Debt and taxes - two things certain in Maldives

India's Exim bank has agreed to loan USD 119 million to the Maldives Government in order to build 2000 more housing units in the greater Male' area.

These days when it comes to the Maldives, most of the discussions either revolve around poor housing, increased corruption, and the increasing country's national debt. In the most recent news, however, it appears that all of these issues have come together as President Ibrahim Mohamed Solih, on his latest trip to India announced that India’s Exim bank (Export-Import bank of India) has agreed to loan USD 119 million to the Maldives Government in order to build 2000 more housing units in the greater Male' area.

This was under one of the six MOUs signed between the Government and Maldives and the Government of India on 2nd August 2022, which included collaboration on potential fishing zone forecast capacity building, cooperation in the area of cyber security, capacity building of Women's Development Committees and Local Government Authority of Maldives, cooperation in disaster management, USD 41 million Buyer’s Credit Agreement to construct police infrastructure and the letter of Intent for Buyer’s Credit financing of 2,000 social housing units.

Exim Bank of India extending credit lines to the Maldives is nothing new, as it appears to happen more often than one can imagine. When it comes to housing projects financed by this bank, as of last year the bank collaborated with Fahi Dhiriulhun Corporation for the construction of 4,000 housing units in Hulhumale’ under buyers credit for USD 228 million.  However, their loans do not only apply to housing projects as the bank is also financing the connectivity project which intends to connect Male’, Villimale’ and Gulhifalhu for a total of USD 500 million.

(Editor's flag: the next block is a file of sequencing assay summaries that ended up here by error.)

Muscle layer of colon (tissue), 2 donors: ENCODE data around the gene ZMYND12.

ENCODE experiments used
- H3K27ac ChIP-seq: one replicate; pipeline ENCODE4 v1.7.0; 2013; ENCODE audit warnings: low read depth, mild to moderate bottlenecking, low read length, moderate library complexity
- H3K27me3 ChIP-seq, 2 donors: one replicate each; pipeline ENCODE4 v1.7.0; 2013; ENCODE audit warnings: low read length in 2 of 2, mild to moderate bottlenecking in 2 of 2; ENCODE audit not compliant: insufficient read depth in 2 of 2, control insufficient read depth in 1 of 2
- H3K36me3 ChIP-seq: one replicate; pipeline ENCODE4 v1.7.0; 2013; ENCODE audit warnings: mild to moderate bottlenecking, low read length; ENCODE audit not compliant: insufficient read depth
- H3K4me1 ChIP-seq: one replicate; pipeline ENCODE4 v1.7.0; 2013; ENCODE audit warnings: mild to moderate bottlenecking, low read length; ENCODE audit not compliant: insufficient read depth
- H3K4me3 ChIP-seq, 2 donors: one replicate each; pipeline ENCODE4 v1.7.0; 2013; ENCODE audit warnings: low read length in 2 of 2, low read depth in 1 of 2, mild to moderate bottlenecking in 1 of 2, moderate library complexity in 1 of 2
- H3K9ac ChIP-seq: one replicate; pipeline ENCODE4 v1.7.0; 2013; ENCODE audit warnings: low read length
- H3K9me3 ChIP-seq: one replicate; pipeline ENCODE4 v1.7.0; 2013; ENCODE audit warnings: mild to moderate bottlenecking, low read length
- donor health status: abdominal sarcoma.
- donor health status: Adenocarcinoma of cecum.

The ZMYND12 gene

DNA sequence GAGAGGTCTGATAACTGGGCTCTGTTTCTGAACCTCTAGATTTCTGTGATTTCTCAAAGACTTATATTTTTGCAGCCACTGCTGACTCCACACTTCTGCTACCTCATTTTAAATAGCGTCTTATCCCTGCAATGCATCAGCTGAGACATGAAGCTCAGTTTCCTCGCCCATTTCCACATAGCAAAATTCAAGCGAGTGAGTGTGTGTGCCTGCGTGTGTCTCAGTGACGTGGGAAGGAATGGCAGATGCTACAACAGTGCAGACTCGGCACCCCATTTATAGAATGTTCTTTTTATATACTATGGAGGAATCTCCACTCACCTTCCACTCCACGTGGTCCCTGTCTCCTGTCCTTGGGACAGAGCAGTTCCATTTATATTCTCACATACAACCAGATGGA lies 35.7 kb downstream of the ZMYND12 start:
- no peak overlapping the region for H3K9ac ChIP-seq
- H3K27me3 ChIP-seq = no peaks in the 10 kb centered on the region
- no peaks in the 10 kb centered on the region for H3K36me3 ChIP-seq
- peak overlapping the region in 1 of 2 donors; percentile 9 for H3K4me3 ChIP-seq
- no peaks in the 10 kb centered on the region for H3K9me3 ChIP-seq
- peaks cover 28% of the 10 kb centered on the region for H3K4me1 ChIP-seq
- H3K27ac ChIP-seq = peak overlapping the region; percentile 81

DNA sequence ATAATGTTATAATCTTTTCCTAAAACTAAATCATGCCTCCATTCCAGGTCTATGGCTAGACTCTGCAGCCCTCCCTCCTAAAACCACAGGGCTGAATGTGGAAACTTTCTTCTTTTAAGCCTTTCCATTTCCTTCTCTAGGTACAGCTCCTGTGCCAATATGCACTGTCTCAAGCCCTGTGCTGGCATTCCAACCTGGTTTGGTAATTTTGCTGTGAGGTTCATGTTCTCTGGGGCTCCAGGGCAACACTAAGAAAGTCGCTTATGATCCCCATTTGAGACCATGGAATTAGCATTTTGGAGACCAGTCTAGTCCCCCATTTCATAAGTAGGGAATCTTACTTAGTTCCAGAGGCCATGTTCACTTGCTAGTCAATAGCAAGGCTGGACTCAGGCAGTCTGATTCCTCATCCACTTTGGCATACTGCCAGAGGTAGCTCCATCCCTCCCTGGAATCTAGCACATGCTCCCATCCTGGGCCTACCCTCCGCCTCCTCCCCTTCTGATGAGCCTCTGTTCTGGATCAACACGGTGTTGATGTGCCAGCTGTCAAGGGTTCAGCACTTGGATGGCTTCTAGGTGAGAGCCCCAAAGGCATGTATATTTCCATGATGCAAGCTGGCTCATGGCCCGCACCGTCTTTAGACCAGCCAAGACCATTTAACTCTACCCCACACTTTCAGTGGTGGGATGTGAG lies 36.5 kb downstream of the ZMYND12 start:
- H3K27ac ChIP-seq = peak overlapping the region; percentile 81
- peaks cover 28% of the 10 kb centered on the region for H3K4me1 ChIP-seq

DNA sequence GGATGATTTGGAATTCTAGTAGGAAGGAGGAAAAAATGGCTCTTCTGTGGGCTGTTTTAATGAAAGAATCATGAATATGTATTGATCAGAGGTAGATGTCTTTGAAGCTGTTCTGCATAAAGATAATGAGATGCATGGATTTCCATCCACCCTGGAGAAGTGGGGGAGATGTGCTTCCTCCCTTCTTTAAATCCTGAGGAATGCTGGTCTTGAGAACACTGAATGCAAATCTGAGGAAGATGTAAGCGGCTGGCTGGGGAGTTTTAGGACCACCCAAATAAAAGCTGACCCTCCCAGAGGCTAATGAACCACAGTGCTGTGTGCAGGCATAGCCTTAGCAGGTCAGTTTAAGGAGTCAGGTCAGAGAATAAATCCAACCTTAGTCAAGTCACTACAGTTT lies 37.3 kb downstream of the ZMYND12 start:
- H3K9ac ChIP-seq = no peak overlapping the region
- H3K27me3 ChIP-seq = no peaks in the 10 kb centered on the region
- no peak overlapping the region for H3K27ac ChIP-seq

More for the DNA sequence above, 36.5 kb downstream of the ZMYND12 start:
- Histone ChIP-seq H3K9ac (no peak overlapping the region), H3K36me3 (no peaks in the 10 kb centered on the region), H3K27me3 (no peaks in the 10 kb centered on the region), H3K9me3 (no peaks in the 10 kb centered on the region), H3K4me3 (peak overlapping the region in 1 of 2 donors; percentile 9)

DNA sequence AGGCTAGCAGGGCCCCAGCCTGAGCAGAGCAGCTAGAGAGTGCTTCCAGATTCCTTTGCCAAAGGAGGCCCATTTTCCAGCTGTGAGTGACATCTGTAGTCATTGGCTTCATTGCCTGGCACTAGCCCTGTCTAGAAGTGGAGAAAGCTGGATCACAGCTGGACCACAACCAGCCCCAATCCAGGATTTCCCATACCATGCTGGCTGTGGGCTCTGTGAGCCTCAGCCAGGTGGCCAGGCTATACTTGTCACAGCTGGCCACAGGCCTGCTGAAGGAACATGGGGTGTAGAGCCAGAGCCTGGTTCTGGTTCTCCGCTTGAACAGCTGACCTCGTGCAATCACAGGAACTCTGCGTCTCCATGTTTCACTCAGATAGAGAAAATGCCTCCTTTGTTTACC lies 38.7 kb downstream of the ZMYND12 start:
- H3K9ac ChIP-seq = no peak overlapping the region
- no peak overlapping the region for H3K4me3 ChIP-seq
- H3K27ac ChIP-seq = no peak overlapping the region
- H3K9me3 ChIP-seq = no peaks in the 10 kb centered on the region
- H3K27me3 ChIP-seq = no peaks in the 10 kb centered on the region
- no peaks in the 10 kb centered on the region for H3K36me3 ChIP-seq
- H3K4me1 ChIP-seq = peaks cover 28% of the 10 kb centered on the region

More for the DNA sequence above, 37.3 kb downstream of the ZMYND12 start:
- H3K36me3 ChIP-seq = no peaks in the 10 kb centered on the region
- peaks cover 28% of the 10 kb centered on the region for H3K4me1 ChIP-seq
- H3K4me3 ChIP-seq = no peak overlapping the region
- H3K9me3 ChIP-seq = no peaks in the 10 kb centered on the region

These are only two credit lines signed by the Maldives with Exim Bank of India; the total amount owed by the country is unfathomable. 

While all small developing nations, including the Maldives, take loans and credit lines to help with infrastructure and development, the Maldives' current financial situation is far from ideal for the government to sign for another USD 119 million. 

It was only a month ago that everyone was talking about the country's MVR 99 billion debt and how it accounts for more than 100 percent of GDP, but it appears that it only takes a month to forget about the debt situation and sign up for even more debt. While housing and infrastructure are important components of a country's development, if the country's future is doomed due to loans and debts, future generations will bear the burden for today's borrowings. 

Maldives government has also recently announced plans to increase Goods and Services Tax (GST) on the domestic goods, and TGST on the tourism sector. GST is to be increased from 6 percent to 8 percent, while TGST is planned to be increased from 12 percent to 16 percent. 

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